A patient or research participant, taped up with markers, walks back and forth across the floor, or on a treadmill. Maikos sits nearby behind two ultra-wide curved monitors and uses motion-capture software to analyze the person's gait and build models of it. The patient appears as an animated 3-D figure on the screen, the movement of his joints and limbs translated into precise numerical values.
In Maikos' prosthetics studies, the technology allows a granular look at how a Veteran is adapting to a prosthetic foot or leg, and how the components are affecting his overall biomechanics.
In one pilot study, funded by the American Orthotics and Prosthetics Association, Maikos has been evaluating Veterans fitted with a microprocessor-controlled knee and a powered ankle-foot device. The ankle-foot, called the BiOM, was developed in part with VA funding, by a team led by Dr. Hugh Herr of the Massachusetts Institute of Technology.
"The big thing with the BiOM is the power," says Maikos. "It provides that biologically normative ankle power."
The above-the-knee amputees taking part in the study also get to try out an advanced leg called the X3, which its manufacturer, Ottobock, calls "the world's most technologically advanced prosthetic leg."
Maikos explains what makes the leg special:
"In addition to the microprocessor, it has gyroscopes and accelerometers, so it knows which direction you're walking in, which is important. On the older C-Legs [an earlier, slightly less sophisticated computerized model], if you took a step backwards and landed on the toe with the knee extended, it would buckle and you could fall. So a product like the X3 allows you to walk backwards, or in any direction you want, and the knee knows which way you're going."
Maikos adds: "You can use the Walk2Run mode when there is a need to run, and it intuitively provides a large swing angle for running. It also has built-in stance phase flexion, which acts as a shock absorber so the force of your heel hitting the ground gets attenuated a bit as it translates through the other joints. That's an important biomechanical feature."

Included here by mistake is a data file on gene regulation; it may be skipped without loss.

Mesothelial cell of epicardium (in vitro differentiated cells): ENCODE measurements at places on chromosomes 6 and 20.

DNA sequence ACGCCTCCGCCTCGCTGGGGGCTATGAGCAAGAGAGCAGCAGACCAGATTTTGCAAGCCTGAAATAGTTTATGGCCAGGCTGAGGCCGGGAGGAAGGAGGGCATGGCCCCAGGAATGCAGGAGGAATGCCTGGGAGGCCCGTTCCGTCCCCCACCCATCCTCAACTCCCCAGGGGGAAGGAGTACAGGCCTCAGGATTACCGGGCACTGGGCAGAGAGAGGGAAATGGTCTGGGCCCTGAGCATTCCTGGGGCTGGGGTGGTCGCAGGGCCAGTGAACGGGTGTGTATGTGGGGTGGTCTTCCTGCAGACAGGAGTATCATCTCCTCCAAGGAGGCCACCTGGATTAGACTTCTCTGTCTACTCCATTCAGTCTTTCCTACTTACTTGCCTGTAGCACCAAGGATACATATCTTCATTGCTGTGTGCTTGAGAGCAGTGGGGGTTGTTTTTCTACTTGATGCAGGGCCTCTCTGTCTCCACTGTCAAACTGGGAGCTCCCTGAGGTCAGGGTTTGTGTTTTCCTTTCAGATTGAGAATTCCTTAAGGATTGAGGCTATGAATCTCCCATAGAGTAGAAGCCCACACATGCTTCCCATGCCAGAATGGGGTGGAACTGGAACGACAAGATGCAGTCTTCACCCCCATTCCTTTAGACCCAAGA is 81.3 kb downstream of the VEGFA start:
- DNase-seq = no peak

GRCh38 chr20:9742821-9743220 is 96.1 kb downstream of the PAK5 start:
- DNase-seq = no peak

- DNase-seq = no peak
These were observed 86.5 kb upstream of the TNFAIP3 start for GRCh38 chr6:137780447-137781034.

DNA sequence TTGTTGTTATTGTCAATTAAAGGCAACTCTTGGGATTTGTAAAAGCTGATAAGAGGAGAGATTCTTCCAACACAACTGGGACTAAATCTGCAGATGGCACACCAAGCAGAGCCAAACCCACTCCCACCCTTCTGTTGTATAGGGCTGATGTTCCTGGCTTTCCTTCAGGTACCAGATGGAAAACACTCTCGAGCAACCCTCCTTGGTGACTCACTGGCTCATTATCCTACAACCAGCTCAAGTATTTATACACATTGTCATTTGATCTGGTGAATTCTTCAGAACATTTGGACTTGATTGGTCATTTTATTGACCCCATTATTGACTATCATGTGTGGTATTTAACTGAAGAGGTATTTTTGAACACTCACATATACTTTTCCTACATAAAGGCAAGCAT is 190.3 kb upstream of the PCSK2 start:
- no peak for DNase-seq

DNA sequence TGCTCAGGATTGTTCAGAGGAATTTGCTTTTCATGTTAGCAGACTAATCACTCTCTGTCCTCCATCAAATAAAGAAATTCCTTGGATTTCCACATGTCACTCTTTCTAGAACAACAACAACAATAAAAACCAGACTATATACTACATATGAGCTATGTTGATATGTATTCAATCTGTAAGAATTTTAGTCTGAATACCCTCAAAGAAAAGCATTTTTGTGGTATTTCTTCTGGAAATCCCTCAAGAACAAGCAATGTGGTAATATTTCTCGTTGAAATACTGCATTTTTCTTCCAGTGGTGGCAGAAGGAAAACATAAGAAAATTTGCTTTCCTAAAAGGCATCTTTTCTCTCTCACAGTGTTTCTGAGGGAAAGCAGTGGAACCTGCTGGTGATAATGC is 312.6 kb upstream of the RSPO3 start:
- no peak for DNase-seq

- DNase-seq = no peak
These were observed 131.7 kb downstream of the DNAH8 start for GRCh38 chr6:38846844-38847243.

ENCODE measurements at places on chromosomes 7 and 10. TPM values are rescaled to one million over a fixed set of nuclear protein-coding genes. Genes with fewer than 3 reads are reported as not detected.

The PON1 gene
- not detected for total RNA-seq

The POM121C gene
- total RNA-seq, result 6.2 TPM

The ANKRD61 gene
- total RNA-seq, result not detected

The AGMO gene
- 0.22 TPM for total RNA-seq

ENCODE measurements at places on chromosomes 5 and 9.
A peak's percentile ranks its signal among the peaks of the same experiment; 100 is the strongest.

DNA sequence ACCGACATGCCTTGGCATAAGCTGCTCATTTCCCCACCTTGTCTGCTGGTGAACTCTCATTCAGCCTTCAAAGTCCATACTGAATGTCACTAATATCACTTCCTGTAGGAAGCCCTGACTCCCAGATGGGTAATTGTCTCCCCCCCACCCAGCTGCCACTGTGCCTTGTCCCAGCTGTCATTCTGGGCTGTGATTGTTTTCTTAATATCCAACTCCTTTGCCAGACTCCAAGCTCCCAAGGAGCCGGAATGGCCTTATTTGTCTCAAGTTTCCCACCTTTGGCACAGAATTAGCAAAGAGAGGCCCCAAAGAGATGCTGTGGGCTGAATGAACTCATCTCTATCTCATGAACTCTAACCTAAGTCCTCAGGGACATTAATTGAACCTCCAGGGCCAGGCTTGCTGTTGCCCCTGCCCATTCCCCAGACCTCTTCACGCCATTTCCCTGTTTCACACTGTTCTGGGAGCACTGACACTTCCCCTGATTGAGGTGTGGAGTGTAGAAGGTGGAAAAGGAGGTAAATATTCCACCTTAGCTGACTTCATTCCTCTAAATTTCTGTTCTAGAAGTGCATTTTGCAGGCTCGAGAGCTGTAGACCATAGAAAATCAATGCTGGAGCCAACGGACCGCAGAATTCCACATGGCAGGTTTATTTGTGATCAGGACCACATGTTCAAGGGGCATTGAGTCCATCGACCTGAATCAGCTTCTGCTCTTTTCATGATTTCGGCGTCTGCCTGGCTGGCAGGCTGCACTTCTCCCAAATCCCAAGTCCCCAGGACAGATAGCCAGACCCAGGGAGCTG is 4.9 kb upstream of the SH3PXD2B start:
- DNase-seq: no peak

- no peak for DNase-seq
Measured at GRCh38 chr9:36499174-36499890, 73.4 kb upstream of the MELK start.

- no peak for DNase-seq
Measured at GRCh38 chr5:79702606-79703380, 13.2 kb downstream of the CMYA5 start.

The X3 made of titanium, aluminum, and stainless steel, is also rugged and waterproof. "It's completely submersible in water," says Maikos, "which is a popular feature among our Veterans for water activities, and even showering."
The model is also "nearly impenetrable by dust or dirt," says the company, which designed it with active-duty service members in mind.
In the VA system, you might think only Veterans who are prime athletes would get such a leg, which costs around the same as a 2016 Chevy Camaro—in the neighborhood of $30,000 to $35,000. Not so.
"If there's a medical justification, a Veteran will get it," says Maikos. "There's a push to continue an active, healthy lifestyle. We don't care if you're younger or older. If this knee is going to benefit you, our team can prescribe it."
Of course, not every Veteran needs or wants the latest and greatest componentry.
"Some people prefer a simpler 'set it and forget it' system," says Maikos.
He says there are more than 100 models of prosthetic feet on the market, from the $30,000 BiOM, to standard carbon-fiber "energy storing and returning" models that cost around $1,100.
Those simpler feet are based on a design pioneered by VA researcher Dr. Ernest Burgess in Seattle in the 1980s, in collaboration with Boeing Aerospace. It makes use of lightweight, springy materials.
"The foot stores energy during heel strike," explains Maikos. "As you roll forward through stance phase, it returns some of that energy at push-off."
One goal of Maikos' research is to learn more about who does better with which types of components. "The studies we're doing now are helping to determine some preliminary prescription criteria," he says. "We want to develop guidelines."
In future research, he wants to look not only at users' physical characteristics, but also at the cognitive abilities necessary to learn various features and use them effectively. This is less of an issue with lower-limb prosthetics than with artificial hands and arms—which have far more functions and degrees of freedom—but it's still a factor, especially with products like the X3.
"We want to know which candidates are best to get these devices," says Maikos. "We now have some data to seed future studies to explore these topics more in depth. Who will benefit most from a certain type of device, and who's going to want to use it?"
Another question he hopes to study: Can lower-limb amputees benefit from a regimen of physical therapy that is specifically designed for their particular device?
On the whole, Maikos believes "the field of prosthetics can greatly benefit from this type of research. We can maximize the use of these advanced technologies."
Peter Stuyvesant, immortalized in a statue—peg leg and all—in a nearby park that bears his name, would no doubt have been interested.